Speaker: Prof. Cheng Chung Yi (Department of Philosophy)
|Date:||7 June 2013 (Fri)|
|Venue:||Activities Room, 2/F, Art Museum East Wing, Institute of Chinese Studies, CUHK|
|Abstract:||Abstract: Confronting the challenge by Western ideas such as those of philosophy and religion and the attacks on traditional Chinese culture during the twentieth century, contemporary Neo-Confucian scholars (dangdai Xinrujia當代新儒家, also named Tai Gang Xinrujia臺港新儒家) were committed to revive Confucianism. Their strategy for showing Confucianism not an archaic irrelevance is in a way to reconceptualize Confucianism that involves reinterpretations of its core ideas with the appropriation of Western ideas. It is easily to make assumption that scholars comprise this specific school share the same or at least similar reconception of Confucianism, but that is not true. Liang Shuming characterized Confucianism as a teaching of self-cultivation, emphasizing practice rather than theory or discourse. Accordingly, Confucianism is essentially different from the speculation of philosophy and the renunciation of religion. On the contrary, Xiong Shili insisted that the goal of doing philosophy is beyond mere theorization so as to deal with the nature of original substance (benti本體) and ontology, and that Confucianism should be conceived as the authentic philosophy for it provides the access to original substance through practitioners’ existential testimony (shizheng實證). While Xiong’s students Tang Junyi and Mou Zongsan further proclaimed the religiosity of Confucianism in addition to Xiong’s construction of metaphysics, another Xiong’s student Xu Fuguan had voiced reservations about reconceptualizing Confucianism in terms of philosophy and religion. Despite the fact that there are different views of what Confucianism really is among contemporary Neo-Confucian scholars, it is not impossible for these dividing views to be integrated through clarification and exchange, generating a new conception of Confucianism with strong theoretical base, which using the words of Tang Junyi is this: Confucianism is a combination of philosophy, morality and religion.|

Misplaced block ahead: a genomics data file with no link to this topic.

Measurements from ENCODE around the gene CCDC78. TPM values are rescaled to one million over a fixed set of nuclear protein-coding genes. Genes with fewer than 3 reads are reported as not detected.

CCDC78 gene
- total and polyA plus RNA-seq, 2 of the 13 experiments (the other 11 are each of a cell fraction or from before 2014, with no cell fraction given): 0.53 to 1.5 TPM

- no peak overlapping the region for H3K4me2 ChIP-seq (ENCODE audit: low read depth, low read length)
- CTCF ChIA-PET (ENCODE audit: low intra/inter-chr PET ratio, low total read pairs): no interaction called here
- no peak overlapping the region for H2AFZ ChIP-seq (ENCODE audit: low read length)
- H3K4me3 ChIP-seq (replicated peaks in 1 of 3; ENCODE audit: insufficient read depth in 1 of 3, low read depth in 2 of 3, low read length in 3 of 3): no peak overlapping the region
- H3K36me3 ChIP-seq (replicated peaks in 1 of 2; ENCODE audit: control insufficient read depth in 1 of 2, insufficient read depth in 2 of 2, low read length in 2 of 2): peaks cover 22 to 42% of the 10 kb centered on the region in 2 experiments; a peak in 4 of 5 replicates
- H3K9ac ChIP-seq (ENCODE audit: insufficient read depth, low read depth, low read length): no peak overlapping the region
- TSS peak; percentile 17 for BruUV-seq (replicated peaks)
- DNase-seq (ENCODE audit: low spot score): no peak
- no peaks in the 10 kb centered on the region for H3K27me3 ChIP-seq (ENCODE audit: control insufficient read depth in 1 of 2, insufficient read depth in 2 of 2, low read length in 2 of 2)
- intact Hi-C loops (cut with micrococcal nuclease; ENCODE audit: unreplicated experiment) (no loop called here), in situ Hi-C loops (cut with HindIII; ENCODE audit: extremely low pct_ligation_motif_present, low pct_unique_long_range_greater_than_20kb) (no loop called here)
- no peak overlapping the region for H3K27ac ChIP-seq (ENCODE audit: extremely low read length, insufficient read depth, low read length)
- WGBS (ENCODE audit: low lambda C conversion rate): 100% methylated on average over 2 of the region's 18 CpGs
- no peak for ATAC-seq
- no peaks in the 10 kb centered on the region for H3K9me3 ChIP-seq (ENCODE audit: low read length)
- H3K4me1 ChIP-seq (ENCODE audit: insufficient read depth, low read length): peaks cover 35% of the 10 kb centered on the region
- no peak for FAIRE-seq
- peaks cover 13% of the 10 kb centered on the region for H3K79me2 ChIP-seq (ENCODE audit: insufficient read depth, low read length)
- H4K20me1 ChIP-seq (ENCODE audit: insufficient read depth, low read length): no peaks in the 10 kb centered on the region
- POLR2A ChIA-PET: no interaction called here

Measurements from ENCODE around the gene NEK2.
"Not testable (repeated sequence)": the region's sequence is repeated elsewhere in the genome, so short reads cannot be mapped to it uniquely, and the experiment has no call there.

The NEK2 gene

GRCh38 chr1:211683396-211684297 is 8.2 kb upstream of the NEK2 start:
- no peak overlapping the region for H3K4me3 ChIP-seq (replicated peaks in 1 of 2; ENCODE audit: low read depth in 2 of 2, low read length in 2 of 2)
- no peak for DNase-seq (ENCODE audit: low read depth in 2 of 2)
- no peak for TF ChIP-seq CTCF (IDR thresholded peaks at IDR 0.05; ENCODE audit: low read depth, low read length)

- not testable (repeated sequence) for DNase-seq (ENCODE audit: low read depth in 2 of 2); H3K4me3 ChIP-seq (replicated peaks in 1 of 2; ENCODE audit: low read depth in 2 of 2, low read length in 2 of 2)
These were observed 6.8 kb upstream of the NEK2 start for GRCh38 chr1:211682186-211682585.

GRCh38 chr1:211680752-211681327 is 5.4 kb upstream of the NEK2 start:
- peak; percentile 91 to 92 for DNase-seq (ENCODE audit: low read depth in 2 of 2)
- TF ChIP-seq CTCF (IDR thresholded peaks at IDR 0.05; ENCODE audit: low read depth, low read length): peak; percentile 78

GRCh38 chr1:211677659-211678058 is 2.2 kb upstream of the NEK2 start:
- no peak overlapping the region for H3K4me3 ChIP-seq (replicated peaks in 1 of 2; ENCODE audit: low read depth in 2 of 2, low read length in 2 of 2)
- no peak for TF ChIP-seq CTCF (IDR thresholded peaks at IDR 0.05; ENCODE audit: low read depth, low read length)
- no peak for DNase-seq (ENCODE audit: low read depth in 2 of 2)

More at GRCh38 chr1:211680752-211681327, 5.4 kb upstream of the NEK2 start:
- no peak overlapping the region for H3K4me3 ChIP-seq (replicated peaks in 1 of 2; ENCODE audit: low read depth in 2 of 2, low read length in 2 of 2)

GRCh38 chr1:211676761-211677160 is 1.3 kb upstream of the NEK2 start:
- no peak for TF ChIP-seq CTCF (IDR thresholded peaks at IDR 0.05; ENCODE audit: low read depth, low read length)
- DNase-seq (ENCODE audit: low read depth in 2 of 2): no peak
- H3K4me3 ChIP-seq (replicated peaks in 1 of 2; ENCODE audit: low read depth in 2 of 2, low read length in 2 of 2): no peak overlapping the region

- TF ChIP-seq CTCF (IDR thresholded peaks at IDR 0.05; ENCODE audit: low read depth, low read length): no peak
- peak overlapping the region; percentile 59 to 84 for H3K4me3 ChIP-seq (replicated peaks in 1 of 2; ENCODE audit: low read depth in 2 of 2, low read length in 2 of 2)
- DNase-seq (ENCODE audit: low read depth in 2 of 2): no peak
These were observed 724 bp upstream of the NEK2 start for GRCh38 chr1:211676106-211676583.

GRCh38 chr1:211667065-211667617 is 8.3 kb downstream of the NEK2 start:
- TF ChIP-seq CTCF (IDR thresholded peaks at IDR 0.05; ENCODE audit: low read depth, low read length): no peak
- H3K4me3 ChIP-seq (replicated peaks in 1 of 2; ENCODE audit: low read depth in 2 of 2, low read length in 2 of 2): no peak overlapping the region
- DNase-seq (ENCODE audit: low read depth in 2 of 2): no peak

For the powerpoint presentation of the talk, please click here.